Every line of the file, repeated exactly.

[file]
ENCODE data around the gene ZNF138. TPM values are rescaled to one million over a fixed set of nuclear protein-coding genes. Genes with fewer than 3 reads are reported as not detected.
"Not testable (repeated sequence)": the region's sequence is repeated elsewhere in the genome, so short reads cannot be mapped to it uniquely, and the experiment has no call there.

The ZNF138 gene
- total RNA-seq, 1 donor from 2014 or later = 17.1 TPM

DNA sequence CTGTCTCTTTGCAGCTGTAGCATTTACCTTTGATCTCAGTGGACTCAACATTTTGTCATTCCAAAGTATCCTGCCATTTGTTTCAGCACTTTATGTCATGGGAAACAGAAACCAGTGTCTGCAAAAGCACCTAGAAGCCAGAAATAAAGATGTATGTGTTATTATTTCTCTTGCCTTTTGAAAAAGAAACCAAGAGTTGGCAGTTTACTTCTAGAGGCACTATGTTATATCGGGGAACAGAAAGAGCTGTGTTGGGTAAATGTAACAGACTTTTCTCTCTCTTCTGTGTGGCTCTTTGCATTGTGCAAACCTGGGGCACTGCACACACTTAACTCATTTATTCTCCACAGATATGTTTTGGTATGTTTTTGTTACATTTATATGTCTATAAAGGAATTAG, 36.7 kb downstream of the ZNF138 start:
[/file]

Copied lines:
ENCODE data around the gene ZNF138. TPM values are rescaled to one million over a fixed set of nuclear protein-coding genes. Genes with fewer than 3 reads are reported as not detected.
"Not testable (repeated sequence)": the region's sequence is repeated elsewhere in the genome, so short reads cannot be mapped to it uniquely, and the experiment has no call there.

The ZNF138 gene
- total RNA-seq, 1 donor from 2014 or later = 17.1 TPM

DNA sequence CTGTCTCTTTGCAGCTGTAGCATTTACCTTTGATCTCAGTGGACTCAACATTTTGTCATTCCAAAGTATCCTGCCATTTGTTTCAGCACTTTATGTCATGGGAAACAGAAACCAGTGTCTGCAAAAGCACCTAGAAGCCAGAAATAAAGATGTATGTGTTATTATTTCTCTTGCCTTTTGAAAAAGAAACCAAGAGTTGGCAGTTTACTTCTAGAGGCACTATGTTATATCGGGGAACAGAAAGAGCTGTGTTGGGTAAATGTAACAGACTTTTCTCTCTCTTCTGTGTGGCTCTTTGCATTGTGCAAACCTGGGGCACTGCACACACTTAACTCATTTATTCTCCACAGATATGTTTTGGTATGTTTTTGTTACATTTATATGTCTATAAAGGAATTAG, 36.7 kb downstream of the ZNF138 start: